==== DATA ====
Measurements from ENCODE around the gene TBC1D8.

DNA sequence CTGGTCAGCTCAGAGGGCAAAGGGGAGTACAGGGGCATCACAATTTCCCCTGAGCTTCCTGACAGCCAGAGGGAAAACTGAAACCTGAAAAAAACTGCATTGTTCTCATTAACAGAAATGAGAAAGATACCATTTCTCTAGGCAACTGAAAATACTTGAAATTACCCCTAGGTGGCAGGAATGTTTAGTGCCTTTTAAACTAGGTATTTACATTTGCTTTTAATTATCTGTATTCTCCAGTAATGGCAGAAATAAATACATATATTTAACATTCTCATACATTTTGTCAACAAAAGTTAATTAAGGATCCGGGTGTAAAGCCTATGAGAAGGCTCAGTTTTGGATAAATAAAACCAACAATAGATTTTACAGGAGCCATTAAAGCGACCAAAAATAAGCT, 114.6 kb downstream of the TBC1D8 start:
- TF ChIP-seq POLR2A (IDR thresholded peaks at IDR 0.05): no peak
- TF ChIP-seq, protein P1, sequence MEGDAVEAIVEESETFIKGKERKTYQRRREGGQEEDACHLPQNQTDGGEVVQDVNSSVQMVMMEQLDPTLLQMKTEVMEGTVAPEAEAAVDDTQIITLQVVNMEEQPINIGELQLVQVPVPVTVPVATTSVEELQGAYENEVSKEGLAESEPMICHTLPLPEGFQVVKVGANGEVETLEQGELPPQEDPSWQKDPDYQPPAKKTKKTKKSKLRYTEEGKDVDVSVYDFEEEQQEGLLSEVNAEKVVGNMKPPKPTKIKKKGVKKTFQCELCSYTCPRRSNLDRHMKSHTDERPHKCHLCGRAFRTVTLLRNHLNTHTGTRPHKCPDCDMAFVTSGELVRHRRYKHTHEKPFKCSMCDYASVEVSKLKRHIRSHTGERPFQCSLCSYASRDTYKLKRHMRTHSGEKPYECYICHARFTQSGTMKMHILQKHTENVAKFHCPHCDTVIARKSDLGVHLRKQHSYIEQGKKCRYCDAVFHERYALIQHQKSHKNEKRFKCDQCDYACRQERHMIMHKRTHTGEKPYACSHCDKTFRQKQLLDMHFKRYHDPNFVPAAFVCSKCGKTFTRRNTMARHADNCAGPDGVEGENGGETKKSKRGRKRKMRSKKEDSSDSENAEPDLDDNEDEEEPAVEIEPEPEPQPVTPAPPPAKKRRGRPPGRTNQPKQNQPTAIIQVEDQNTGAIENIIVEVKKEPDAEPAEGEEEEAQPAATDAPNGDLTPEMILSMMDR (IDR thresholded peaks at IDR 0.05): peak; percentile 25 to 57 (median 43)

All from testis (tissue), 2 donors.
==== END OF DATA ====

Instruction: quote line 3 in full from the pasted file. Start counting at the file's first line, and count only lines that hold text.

- TF ChIP-seq POLR2A (IDR thresholded peaks at IDR 0.05): no peak